What Happened to eBay? The Rise of eBay
What Happened to eBay? The Rise of eBay
Whenever you take stock of the rise of a big company or organization, it is always fascinating reading. It is even more fascinating when you are talking about an ecommerce brand, especially when you take into account the ever-changing nature of ecommerce. This is no different for eBay which rose from humble beginnings to being a pioneer in the ecommerce sector. The persistence and sheer self-belief as well as the innovation and creativity that revolutionized an industry is what it what it takes for a company like eBay to rise up and do so well in the very unforgiving and competitive ecommerce world, something the subject matter experts over at runrex.com are in agreement over. eBay is currently one of the biggest players in the ecommerce sector, making billions of dollars every year as well as housing many sellers who also rake in hundreds of thousands, and eve millions. It may be difficult to believe but there was a time when eBay didn’t exist and the whole phenomenon of selling and buying items in the comfort of your home over the internet had not taken off yet. When eBay came around, it definitely changed the game forever and this article, with the help of the gurus over at guttulus.com, will look to take a look at its rise from startup to industry leader.
Starting from the top, the rise of eBay can actually be traced back to 1995, when its founder, Pierre Omidyar, created AuctionWeb, which was an action-based company. It was not long until the site was up and running and had made its first sale. One Mark Fraser went down in history as being the first person to buy something on eBay when he bought a broke laser pointer for $14.83, with more on this to be found over at runrex.com. The next step in the company’s rise came a year later in 1996 when eBay hired its first employee, Chris Agarpao, who was brought in to help coordinate the online operations of the site which included processing of checks coming in as the company had recently began charging seller fees. The rise of eBay continued to gather steam as, given how well the site was doing, it wasn’t long until Pierre quit his job to focus fully on it. He then brought in Jeffrey Skoll as president of the company later in 1996. Then came the company’s first office which was promptly followed by their first deal which was a licensing deal to sell plane tickets and travel products using SmartMarket Technology on their website, with the deal dissected in detail over at guttulus.com. To say that this deal was a success would be an understatement as it ended up leading to more than 700% growth from listings made in the previous year, 1996, as the site recorded 2,000,000 actions in January 1997.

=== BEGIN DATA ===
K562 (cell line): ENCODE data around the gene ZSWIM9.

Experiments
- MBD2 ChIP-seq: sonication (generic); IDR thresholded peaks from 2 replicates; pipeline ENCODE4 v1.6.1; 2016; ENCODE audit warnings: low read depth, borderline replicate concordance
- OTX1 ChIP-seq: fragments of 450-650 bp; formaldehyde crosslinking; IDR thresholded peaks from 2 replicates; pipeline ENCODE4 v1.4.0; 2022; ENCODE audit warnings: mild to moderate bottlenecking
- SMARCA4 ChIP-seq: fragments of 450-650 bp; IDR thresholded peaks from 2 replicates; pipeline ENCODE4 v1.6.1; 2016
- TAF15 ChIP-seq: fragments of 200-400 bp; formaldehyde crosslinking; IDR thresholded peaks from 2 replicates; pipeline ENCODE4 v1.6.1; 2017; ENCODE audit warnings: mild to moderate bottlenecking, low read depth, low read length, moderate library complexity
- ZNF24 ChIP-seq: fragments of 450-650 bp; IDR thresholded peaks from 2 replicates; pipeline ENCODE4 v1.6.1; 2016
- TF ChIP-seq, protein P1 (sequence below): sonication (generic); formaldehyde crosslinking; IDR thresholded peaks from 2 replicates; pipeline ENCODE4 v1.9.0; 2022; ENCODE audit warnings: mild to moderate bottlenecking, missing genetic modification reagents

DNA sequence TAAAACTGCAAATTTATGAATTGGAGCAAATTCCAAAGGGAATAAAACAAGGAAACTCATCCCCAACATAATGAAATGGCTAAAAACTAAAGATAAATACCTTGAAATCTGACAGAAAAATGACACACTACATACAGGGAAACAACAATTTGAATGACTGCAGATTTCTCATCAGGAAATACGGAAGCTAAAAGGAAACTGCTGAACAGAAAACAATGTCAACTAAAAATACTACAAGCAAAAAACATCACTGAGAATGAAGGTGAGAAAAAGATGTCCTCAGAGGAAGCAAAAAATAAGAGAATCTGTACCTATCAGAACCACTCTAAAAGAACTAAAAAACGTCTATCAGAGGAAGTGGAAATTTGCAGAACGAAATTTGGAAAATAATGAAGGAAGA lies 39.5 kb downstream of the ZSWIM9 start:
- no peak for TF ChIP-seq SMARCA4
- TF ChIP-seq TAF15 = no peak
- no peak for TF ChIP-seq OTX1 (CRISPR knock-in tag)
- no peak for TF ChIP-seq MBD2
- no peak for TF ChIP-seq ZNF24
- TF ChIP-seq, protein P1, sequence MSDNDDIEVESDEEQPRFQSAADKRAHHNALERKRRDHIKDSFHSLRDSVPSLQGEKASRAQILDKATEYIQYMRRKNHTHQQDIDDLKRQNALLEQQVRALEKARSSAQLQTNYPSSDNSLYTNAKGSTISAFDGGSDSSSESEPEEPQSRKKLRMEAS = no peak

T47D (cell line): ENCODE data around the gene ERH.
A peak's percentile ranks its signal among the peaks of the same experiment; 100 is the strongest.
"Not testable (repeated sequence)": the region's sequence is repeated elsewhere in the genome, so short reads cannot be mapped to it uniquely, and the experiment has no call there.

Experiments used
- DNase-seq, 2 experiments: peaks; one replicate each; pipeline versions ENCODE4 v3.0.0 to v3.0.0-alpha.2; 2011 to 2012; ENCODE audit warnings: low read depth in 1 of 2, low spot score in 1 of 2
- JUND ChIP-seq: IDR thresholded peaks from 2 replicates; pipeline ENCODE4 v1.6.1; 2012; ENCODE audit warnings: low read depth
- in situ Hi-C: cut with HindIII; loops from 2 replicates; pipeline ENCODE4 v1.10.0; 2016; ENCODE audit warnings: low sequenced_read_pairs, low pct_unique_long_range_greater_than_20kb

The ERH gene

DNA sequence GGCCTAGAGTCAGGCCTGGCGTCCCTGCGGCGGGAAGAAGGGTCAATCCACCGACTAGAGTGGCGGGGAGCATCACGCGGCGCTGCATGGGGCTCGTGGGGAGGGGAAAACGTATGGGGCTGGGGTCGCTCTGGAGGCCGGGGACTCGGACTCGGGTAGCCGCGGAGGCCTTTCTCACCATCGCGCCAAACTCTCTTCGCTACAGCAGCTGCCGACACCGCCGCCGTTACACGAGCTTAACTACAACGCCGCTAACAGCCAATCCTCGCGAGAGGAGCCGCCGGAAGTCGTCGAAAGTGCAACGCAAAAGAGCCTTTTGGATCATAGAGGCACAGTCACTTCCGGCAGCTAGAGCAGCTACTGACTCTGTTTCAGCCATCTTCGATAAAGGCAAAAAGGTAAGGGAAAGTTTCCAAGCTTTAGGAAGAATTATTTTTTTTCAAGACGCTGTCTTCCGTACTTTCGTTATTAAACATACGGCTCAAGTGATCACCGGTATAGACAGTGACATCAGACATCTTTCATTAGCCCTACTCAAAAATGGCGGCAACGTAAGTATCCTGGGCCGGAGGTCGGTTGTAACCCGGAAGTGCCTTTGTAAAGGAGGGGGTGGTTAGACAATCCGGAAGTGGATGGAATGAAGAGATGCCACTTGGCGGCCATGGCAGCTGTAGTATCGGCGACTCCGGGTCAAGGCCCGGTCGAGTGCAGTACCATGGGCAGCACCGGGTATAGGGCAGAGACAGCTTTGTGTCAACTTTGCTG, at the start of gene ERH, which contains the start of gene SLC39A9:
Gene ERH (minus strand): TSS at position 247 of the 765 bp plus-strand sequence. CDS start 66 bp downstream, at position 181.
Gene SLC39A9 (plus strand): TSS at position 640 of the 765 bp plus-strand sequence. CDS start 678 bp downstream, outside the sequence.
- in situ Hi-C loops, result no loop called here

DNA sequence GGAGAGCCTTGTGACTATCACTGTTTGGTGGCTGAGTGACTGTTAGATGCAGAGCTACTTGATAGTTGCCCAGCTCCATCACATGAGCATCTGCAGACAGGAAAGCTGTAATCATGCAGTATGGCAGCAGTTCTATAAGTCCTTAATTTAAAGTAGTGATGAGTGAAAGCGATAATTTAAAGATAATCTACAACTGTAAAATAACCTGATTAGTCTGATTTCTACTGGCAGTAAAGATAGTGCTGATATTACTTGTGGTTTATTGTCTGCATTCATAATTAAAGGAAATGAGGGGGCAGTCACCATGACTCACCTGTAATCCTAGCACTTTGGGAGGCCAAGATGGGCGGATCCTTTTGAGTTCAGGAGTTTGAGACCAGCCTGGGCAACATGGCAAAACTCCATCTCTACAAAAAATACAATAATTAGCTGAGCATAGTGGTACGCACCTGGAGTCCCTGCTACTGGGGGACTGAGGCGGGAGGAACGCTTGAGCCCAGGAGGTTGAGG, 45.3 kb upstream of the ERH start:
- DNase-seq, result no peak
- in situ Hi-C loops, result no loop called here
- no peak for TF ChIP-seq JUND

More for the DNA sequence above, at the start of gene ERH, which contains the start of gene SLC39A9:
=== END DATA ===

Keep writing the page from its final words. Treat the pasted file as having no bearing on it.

Next came the name change, in September of 1997, when the site changed from AuctionWeb to eBay as discussed in detail over at the excellent runrex.com. The rise of eBay continued as it continued to grow, with an example being the sale of $500 million worth of Beanie babies on the site. This booming numbers meant that by March of 1998, the number of users on eBay had grown to over half a million and the site was posting $4.7 million in revenue. Pierre then made another astute decision by bringing in Meg Whitman, an expert in branding and a Harvard business school graduate, who eventually became president and CEO. Soon after, came another milestone in the rise of eBay as it went public in September of 1998, and as is discussed in detail over at guttulus.com, while they were initially expecting to trade for $18, shares ended up trading for $53.50 on the first day of trading, which was an indicator of how well they were doing. After going public, the company looked to expand its tentacles to other countries and in 1999, it expanded to Australia, Germany and the UK. The company has since expanded to more than 180 countries from all over the world.
The rise of eBay didn’t stop there as in 2000, they pivoted into the automobile industry by the introduction of eBay motors. Then came the opening of eBay university which was opened to help users master the art of sales in the ever growing global marketplace. More growth was in the offing as in 2008, eBay introduced seller ratings to replace the feedback system, and which is discussed in detail over at guttulus.com. This was a major success and was received very well by traders. When we talk about the rise of eBay, we can’t fail to mention the acquisitions the company has made over the years. This includes deals to purchase Up4Sale, Half.com as well as iBazar, with all of these deals being discussed over at runrex.com. They also bought an initial 25% stock in Craigslist, which was increased to 28.4% after a lawsuit between the two companies. Just as important are the deals they did buying companies only to later sell those companies for significant profit. A good example is when they bought Skype Technologies and then later sold it to Microsoft which was a good deal for them no doubt. Their acquisition of StubHub in 2007 also stands out as it made them the world’s leading marketplace for tickets.
From the above discussion, it is clear that eBay has come a long way since it was launched over 20 years ago and its rise is definitely among the most impressive around. There is more on this and other related topics to be found over at the excellent runrex.com and guttulus.com